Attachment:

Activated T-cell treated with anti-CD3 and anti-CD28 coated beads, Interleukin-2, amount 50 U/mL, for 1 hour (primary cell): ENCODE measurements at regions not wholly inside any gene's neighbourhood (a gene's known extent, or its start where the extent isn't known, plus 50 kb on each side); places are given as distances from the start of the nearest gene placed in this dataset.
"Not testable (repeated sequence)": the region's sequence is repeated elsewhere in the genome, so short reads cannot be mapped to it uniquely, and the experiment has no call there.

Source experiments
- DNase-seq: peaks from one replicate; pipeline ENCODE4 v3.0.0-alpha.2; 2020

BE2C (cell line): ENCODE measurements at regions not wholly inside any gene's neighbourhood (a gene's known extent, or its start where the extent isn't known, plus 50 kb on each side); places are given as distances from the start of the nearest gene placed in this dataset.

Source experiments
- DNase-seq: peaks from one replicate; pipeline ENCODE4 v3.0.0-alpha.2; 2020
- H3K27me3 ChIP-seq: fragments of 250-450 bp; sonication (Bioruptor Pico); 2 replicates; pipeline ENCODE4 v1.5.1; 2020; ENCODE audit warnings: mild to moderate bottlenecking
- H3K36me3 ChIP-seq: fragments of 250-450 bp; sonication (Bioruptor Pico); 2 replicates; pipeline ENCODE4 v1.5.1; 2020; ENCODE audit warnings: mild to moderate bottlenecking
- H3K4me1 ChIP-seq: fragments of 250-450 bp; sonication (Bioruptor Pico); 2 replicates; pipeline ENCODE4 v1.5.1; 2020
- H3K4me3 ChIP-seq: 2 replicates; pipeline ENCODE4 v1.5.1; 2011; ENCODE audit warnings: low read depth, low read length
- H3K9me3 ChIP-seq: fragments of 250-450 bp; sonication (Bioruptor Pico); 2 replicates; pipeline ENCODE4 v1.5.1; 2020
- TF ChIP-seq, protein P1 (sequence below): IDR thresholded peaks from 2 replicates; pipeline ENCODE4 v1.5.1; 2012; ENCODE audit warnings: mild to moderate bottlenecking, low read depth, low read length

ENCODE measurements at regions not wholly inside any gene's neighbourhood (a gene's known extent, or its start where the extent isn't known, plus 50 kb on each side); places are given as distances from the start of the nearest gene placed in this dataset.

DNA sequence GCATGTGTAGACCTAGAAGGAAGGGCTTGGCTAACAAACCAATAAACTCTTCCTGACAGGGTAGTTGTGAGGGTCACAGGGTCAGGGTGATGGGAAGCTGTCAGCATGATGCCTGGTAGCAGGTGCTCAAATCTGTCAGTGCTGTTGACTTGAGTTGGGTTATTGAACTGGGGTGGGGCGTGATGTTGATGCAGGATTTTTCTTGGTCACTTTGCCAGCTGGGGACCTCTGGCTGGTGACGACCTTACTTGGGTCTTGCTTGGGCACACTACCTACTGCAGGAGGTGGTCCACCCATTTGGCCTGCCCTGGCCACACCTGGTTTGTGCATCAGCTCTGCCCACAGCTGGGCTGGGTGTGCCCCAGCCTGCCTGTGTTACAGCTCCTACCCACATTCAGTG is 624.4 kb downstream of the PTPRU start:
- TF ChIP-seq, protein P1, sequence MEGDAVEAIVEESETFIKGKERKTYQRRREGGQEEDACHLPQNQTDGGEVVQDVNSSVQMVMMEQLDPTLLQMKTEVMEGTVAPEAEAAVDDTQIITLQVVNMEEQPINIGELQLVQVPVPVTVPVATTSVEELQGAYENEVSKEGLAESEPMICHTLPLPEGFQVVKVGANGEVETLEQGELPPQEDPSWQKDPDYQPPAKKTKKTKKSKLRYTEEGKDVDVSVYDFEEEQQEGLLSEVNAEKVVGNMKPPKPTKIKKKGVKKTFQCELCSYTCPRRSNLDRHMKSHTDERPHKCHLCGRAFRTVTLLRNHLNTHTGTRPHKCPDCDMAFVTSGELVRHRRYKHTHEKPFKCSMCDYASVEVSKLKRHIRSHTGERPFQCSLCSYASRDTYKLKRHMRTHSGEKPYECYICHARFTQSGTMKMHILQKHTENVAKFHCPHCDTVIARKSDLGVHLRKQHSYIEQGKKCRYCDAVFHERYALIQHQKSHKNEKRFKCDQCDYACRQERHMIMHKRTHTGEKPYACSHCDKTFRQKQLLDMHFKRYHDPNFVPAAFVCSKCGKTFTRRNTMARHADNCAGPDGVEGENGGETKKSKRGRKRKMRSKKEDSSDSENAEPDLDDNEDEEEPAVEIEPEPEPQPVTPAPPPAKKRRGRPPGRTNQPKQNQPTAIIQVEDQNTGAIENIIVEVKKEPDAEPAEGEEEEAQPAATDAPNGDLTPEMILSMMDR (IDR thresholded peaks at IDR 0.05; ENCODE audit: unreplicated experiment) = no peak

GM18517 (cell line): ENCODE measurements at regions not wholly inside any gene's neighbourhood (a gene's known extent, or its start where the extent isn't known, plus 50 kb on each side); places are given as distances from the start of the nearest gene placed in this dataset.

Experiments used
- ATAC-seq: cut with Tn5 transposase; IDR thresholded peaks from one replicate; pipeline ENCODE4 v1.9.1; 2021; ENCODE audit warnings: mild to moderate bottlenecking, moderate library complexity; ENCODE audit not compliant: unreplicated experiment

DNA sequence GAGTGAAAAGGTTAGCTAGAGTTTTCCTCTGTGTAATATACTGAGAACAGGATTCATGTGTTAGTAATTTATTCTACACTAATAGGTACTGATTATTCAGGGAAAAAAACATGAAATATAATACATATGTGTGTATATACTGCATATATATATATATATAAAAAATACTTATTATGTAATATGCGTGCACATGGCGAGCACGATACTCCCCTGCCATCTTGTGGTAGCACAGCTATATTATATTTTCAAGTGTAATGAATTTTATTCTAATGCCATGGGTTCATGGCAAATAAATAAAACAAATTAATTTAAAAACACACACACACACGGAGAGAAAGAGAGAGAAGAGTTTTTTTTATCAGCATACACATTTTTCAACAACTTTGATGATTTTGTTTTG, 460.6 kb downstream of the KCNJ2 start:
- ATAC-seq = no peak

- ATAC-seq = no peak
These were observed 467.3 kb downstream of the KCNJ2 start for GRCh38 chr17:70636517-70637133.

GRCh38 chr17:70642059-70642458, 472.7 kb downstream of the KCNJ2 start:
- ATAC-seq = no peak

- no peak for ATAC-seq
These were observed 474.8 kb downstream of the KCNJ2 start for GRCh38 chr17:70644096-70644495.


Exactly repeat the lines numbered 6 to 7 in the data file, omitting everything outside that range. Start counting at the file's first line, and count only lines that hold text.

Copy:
Source experiments
- DNase-seq: peaks from one replicate; pipeline ENCODE4 v3.0.0-alpha.2; 2020